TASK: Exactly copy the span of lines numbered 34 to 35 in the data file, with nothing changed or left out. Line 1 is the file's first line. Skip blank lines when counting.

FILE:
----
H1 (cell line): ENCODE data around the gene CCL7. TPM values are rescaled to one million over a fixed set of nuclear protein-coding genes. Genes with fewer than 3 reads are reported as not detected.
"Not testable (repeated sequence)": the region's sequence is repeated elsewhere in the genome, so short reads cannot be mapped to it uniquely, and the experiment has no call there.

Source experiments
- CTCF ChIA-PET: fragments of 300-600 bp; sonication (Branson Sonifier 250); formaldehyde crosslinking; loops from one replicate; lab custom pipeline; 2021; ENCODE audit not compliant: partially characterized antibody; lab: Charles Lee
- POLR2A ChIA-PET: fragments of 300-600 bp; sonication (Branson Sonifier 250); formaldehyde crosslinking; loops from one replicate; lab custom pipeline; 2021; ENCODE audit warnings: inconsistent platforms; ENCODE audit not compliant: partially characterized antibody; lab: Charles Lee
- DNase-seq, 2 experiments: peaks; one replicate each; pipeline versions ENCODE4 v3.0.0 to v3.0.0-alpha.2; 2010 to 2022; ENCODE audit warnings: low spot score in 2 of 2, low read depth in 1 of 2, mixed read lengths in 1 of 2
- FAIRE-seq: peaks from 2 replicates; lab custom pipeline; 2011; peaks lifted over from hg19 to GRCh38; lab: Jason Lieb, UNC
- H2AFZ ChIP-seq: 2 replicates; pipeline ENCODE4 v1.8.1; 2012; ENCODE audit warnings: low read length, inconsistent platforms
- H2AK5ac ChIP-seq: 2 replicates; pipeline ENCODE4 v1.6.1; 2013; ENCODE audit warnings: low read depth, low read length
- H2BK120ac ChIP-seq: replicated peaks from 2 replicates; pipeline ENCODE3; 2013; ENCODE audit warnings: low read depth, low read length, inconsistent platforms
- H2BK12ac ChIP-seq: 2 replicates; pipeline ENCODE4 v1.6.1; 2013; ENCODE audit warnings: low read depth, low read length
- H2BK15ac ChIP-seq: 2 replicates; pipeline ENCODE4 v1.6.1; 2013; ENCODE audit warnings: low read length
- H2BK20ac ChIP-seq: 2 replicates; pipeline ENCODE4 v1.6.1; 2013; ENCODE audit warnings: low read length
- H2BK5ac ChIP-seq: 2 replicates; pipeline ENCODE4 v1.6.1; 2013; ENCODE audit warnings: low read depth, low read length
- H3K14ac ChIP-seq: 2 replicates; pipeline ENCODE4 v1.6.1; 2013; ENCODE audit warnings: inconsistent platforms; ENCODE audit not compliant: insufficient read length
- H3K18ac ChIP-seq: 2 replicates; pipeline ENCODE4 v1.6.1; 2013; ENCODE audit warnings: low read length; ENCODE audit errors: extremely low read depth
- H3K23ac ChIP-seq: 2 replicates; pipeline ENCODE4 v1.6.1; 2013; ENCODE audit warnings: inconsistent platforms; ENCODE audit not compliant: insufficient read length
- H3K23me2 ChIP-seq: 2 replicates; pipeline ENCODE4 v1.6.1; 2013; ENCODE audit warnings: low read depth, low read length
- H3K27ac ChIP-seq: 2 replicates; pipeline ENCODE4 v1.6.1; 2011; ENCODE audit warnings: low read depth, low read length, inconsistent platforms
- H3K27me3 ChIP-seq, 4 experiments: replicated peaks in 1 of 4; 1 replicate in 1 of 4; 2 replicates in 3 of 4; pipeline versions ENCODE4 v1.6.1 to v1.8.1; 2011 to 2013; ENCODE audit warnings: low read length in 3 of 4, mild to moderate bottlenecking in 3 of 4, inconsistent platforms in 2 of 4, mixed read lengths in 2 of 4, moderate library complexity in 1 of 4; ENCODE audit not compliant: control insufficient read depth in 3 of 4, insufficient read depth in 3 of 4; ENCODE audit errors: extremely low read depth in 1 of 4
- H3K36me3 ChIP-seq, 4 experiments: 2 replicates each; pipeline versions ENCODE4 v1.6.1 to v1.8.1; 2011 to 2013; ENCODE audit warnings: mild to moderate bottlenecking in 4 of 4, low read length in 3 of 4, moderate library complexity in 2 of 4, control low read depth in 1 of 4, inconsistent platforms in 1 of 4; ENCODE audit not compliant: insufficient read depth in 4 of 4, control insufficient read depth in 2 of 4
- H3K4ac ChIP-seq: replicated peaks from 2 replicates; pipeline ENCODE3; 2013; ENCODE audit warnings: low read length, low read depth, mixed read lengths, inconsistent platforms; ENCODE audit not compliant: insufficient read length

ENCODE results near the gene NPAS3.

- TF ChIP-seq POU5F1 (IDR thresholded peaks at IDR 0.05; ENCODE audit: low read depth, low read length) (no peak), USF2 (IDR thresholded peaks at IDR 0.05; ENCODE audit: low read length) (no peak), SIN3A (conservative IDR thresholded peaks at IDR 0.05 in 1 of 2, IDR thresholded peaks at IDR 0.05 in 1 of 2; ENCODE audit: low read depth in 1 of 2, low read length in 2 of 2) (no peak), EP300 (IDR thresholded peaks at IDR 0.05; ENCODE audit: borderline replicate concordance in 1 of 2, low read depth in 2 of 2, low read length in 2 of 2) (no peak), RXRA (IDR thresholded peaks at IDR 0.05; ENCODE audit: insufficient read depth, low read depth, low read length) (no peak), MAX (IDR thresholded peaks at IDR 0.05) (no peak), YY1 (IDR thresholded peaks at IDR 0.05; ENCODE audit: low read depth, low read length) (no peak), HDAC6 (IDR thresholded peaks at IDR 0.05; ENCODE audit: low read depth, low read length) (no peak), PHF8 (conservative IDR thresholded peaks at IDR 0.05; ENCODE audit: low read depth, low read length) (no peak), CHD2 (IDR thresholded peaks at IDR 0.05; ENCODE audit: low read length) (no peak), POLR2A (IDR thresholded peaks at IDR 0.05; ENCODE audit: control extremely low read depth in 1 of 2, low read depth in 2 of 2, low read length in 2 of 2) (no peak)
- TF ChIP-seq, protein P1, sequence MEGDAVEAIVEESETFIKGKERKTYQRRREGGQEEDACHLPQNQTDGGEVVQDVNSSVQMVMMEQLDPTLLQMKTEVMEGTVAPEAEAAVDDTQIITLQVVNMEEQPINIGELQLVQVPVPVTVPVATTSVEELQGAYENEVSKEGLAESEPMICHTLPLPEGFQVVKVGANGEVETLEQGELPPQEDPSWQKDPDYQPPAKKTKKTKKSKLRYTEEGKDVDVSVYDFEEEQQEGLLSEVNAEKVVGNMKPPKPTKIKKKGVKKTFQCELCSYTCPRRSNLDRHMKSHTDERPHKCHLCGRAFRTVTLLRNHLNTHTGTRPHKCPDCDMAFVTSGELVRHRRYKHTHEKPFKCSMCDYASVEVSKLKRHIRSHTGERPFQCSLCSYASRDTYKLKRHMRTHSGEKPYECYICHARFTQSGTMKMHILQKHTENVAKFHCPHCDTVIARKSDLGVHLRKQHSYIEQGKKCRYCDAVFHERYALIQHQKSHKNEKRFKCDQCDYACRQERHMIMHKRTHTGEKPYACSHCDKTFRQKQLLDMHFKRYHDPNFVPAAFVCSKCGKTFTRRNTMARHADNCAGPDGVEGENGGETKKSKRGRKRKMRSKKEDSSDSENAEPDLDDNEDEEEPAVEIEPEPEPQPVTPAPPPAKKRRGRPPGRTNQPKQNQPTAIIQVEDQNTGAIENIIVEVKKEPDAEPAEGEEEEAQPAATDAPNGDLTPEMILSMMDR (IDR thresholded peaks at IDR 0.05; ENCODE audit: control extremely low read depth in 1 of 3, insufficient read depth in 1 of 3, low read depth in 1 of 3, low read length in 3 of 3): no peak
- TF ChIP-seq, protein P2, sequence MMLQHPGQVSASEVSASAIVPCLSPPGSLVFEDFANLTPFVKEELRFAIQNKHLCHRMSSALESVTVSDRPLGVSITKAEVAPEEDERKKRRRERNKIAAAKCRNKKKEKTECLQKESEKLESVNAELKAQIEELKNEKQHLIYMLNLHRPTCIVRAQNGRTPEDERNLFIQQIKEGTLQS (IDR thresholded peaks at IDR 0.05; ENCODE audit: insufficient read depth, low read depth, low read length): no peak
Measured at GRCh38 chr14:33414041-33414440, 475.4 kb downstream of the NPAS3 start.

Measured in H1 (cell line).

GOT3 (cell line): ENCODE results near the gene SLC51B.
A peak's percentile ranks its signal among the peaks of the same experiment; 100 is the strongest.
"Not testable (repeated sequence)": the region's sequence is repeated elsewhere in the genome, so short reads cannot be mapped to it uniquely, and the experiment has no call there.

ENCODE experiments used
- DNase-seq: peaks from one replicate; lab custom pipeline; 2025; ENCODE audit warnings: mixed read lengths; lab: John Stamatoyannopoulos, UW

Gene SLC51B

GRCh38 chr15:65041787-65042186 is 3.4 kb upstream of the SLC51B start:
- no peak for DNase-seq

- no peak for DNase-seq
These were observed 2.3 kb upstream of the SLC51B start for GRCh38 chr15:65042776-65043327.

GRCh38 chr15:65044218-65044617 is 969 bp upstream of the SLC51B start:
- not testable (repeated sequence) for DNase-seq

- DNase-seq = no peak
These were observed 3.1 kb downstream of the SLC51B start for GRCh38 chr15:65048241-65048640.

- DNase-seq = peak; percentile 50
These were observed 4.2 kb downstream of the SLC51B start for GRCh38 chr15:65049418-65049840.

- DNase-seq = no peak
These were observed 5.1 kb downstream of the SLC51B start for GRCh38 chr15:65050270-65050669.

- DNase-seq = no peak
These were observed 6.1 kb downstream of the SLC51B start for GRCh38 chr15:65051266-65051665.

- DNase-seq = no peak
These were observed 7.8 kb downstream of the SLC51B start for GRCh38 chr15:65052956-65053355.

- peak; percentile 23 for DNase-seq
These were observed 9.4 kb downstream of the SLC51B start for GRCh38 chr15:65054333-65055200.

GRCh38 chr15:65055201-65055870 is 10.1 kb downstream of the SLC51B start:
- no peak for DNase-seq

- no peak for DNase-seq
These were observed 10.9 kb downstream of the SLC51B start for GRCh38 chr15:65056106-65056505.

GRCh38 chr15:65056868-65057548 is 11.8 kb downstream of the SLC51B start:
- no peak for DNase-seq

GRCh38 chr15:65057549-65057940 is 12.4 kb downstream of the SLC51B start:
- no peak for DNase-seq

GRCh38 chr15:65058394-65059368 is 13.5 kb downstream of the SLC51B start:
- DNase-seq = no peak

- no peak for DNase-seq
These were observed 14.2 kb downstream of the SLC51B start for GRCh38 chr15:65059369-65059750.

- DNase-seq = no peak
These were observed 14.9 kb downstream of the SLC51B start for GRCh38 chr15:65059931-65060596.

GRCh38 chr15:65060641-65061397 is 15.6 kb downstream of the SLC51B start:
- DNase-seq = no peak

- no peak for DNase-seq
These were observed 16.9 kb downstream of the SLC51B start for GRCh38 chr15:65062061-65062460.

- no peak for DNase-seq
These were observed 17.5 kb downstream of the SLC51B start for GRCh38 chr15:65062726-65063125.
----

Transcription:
Gene SLC51B

GRCh38 chr15:65041787-65042186 is 3.4 kb upstream of the SLC51B start: